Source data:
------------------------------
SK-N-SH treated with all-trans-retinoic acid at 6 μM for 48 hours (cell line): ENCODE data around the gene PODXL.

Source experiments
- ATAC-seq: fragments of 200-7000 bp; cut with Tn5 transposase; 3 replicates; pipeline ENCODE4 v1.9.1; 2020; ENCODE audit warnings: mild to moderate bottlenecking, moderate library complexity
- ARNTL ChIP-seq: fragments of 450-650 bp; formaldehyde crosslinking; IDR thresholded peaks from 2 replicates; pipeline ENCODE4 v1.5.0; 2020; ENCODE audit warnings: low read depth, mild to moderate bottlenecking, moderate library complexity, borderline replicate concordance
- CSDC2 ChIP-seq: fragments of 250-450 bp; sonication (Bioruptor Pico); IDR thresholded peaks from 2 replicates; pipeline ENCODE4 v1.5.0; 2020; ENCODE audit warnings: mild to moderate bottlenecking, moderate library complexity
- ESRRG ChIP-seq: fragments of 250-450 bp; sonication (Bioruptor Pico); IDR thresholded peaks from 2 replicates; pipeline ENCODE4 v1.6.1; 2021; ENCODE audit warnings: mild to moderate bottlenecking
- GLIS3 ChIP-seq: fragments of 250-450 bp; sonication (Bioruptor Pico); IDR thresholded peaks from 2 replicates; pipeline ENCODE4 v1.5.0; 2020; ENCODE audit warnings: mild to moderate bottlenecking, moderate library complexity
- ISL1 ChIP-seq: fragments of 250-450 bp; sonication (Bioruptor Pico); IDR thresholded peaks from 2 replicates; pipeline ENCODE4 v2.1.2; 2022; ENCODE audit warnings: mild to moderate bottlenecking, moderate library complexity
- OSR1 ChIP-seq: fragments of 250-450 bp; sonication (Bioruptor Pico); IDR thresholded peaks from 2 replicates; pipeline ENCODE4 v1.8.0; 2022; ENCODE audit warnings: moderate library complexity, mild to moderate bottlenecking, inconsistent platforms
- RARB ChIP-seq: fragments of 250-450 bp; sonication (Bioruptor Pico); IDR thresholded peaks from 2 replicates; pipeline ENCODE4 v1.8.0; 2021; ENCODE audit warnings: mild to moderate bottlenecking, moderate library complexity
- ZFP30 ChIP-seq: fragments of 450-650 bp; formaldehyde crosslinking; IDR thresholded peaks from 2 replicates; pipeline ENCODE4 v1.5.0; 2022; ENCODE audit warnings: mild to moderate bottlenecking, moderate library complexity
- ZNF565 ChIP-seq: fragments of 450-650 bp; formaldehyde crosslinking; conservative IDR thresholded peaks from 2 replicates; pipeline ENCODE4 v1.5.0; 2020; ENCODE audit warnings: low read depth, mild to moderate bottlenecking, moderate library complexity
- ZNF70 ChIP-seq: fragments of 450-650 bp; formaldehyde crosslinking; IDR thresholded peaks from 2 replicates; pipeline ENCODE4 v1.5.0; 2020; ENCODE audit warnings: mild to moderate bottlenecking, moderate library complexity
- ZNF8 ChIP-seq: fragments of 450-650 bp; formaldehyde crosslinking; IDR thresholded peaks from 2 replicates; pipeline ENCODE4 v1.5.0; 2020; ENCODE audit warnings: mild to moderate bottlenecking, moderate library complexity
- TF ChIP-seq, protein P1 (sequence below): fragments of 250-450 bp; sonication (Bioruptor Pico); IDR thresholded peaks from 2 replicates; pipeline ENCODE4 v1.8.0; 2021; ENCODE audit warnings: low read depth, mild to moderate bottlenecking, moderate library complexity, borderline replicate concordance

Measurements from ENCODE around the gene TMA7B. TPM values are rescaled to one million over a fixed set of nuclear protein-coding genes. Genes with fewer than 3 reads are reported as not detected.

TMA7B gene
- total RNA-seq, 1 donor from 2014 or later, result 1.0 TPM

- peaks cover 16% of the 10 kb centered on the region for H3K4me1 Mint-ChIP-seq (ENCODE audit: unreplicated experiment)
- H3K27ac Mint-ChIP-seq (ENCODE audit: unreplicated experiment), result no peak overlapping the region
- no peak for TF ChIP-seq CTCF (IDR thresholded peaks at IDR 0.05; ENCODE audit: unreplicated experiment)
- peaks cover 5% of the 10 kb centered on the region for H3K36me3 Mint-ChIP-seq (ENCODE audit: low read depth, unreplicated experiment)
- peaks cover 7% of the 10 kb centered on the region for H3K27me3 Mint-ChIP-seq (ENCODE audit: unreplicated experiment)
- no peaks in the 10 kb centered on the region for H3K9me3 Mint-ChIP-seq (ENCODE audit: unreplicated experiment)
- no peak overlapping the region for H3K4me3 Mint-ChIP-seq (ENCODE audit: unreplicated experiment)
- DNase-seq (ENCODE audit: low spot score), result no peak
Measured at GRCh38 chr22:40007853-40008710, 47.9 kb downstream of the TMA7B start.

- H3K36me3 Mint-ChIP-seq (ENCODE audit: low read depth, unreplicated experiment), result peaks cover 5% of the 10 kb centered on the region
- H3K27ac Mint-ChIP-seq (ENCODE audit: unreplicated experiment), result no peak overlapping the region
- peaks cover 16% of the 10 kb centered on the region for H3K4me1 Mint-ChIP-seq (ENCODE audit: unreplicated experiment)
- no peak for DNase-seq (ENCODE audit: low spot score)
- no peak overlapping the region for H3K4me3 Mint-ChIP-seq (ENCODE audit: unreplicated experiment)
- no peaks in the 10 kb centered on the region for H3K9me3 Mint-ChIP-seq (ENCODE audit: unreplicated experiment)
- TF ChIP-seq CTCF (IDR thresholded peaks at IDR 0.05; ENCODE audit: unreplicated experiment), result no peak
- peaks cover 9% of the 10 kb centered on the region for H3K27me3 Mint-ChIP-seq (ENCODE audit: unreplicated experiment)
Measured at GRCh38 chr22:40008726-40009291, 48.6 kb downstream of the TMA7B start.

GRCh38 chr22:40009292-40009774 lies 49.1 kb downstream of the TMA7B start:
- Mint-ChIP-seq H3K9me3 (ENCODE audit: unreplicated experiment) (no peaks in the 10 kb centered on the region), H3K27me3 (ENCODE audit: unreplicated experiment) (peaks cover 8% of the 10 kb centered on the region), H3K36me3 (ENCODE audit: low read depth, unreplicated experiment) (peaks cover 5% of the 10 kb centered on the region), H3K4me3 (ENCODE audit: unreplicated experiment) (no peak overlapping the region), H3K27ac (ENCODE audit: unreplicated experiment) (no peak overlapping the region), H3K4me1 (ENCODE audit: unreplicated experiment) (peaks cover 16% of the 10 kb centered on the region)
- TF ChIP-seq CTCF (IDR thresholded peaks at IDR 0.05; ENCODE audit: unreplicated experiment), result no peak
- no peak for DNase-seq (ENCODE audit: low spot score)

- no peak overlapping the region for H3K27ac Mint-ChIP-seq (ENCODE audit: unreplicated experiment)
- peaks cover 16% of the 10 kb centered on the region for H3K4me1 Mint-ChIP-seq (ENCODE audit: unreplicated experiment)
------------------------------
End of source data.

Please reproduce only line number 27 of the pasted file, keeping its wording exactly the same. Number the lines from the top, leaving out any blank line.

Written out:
Measured at GRCh38 chr22:40007853-40008710, 47.9 kb downstream of the TMA7B start.